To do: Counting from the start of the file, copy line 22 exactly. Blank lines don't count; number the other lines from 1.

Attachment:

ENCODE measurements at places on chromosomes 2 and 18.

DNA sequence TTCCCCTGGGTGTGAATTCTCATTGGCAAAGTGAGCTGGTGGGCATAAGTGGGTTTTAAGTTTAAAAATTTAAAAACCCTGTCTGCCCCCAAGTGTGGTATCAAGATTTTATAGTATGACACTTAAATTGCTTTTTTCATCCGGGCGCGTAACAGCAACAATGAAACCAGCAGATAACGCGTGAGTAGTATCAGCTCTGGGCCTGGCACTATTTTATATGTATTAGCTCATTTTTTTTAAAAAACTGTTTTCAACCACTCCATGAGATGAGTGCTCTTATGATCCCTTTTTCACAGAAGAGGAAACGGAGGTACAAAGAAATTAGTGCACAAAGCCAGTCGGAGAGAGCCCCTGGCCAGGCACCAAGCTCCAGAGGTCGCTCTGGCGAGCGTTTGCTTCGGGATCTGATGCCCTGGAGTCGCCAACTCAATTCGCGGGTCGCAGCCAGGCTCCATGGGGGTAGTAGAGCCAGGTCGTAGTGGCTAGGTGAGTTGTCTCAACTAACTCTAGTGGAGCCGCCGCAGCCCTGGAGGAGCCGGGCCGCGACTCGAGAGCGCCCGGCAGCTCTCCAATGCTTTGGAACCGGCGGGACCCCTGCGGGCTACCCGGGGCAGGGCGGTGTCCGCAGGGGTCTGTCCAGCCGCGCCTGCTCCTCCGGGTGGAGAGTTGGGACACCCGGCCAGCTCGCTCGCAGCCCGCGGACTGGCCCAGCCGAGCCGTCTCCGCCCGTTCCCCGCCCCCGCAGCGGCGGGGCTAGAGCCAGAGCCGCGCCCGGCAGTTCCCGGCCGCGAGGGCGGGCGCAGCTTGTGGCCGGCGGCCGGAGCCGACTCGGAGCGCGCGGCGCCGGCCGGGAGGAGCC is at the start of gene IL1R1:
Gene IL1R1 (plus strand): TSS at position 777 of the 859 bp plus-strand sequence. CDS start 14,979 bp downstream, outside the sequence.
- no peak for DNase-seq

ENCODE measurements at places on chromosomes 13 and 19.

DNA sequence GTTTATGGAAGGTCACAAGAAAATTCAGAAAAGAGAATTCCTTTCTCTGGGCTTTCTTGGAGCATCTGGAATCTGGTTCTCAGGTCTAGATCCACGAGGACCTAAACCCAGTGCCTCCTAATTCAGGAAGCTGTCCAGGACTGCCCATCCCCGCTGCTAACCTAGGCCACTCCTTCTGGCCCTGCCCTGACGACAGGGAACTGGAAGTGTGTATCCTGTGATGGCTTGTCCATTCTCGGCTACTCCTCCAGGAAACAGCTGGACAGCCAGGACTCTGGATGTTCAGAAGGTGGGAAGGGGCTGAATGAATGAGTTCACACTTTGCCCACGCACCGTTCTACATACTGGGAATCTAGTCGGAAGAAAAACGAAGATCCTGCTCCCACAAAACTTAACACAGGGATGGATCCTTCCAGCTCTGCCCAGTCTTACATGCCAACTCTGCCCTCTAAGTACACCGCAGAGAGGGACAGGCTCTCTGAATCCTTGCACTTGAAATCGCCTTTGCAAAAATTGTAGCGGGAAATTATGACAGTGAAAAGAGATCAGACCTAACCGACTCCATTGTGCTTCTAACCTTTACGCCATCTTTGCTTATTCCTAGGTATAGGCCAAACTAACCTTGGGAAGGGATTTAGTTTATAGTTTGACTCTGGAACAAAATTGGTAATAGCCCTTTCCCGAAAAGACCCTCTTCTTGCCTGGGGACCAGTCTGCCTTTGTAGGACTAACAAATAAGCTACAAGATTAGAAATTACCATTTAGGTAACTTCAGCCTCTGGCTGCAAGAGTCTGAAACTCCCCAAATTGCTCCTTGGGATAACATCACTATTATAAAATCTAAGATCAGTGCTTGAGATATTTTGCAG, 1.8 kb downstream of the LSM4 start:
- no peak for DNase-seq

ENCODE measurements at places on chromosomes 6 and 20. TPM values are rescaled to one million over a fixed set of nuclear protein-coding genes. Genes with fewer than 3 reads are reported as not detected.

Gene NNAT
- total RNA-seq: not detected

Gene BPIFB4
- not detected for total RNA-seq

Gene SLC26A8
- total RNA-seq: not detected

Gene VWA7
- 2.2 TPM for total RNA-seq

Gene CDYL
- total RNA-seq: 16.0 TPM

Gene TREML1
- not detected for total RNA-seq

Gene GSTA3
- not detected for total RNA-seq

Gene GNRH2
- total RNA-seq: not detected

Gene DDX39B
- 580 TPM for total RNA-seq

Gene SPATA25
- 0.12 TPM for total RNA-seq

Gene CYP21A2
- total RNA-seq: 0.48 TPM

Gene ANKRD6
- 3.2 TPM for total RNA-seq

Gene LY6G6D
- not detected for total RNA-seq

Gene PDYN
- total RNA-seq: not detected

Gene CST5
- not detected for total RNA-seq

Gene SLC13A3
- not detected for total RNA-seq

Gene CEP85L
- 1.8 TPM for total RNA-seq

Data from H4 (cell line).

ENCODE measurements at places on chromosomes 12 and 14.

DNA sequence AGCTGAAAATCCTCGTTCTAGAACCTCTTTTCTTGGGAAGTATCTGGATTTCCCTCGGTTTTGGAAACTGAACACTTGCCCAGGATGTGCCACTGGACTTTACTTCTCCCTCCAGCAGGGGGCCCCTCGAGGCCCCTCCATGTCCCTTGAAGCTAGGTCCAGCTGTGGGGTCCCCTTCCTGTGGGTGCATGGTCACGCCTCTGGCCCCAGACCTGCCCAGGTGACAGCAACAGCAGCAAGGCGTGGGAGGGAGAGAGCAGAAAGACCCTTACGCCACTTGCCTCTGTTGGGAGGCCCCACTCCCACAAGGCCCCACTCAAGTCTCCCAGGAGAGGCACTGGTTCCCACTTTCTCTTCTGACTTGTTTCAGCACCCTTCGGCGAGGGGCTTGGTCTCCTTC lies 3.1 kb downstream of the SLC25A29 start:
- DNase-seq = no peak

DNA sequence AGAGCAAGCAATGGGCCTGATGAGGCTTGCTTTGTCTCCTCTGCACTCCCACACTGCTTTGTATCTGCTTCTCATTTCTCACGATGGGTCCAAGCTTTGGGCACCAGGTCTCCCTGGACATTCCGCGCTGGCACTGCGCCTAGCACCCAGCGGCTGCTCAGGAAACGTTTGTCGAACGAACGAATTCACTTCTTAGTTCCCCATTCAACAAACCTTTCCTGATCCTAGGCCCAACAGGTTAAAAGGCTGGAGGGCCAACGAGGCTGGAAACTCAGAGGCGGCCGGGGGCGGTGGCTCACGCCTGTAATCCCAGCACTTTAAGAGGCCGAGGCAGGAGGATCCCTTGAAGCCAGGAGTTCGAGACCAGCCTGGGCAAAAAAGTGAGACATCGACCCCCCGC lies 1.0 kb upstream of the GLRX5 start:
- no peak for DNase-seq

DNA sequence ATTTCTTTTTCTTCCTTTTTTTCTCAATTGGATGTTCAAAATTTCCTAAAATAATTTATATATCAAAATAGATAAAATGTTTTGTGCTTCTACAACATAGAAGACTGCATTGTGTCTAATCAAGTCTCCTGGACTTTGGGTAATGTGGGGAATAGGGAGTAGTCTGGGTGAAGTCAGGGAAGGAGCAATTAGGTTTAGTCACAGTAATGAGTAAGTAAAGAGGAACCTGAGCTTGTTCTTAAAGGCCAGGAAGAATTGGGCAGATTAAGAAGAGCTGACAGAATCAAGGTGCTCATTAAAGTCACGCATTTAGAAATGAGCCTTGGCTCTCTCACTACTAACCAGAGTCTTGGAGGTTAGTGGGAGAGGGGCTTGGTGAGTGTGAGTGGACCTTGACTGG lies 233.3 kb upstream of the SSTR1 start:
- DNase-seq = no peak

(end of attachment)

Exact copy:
- not detected for total RNA-seq